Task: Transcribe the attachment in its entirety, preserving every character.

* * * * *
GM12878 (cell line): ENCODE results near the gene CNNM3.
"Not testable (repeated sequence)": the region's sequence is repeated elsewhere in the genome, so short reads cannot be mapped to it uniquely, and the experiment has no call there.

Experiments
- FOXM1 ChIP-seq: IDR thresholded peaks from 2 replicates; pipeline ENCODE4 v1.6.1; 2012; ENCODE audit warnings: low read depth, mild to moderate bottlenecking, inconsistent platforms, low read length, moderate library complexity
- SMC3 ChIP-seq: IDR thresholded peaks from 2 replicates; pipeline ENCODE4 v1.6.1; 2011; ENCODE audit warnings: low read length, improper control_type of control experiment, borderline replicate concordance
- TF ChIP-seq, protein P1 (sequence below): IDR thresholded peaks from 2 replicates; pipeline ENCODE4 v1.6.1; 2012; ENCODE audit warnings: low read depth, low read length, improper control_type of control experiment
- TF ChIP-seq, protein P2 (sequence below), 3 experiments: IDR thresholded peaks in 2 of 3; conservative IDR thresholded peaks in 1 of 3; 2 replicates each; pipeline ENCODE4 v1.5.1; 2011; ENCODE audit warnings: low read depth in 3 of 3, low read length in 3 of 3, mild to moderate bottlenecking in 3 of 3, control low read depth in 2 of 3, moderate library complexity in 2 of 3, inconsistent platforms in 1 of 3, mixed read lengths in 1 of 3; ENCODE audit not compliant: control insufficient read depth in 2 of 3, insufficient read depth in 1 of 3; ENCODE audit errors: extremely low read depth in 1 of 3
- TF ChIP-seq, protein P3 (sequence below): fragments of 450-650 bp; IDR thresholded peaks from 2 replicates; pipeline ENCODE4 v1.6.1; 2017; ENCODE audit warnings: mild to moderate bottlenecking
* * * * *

GM12878 (cell line): ENCODE results near the gene CNNM3.
"Not testable (repeated sequence)": the region's sequence is repeated elsewhere in the genome, so short reads cannot be mapped to it uniquely, and the experiment has no call there.

Experiments
- FOXM1 ChIP-seq: IDR thresholded peaks from 2 replicates; pipeline ENCODE4 v1.6.1; 2012; ENCODE audit warnings: low read depth, mild to moderate bottlenecking, inconsistent platforms, low read length, moderate library complexity
- SMC3 ChIP-seq: IDR thresholded peaks from 2 replicates; pipeline ENCODE4 v1.6.1; 2011; ENCODE audit warnings: low read length, improper control_type of control experiment, borderline replicate concordance
- TF ChIP-seq, protein P1 (sequence below): IDR thresholded peaks from 2 replicates; pipeline ENCODE4 v1.6.1; 2012; ENCODE audit warnings: low read depth, low read length, improper control_type of control experiment
- TF ChIP-seq, protein P2 (sequence below), 3 experiments: IDR thresholded peaks in 2 of 3; conservative IDR thresholded peaks in 1 of 3; 2 replicates each; pipeline ENCODE4 v1.5.1; 2011; ENCODE audit warnings: low read depth in 3 of 3, low read length in 3 of 3, mild to moderate bottlenecking in 3 of 3, control low read depth in 2 of 3, moderate library complexity in 2 of 3, inconsistent platforms in 1 of 3, mixed read lengths in 1 of 3; ENCODE audit not compliant: control insufficient read depth in 2 of 3, insufficient read depth in 1 of 3; ENCODE audit errors: extremely low read depth in 1 of 3
- TF ChIP-seq, protein P3 (sequence below): fragments of 450-650 bp; IDR thresholded peaks from 2 replicates; pipeline ENCODE4 v1.6.1; 2017; ENCODE audit warnings: mild to moderate bottlenecking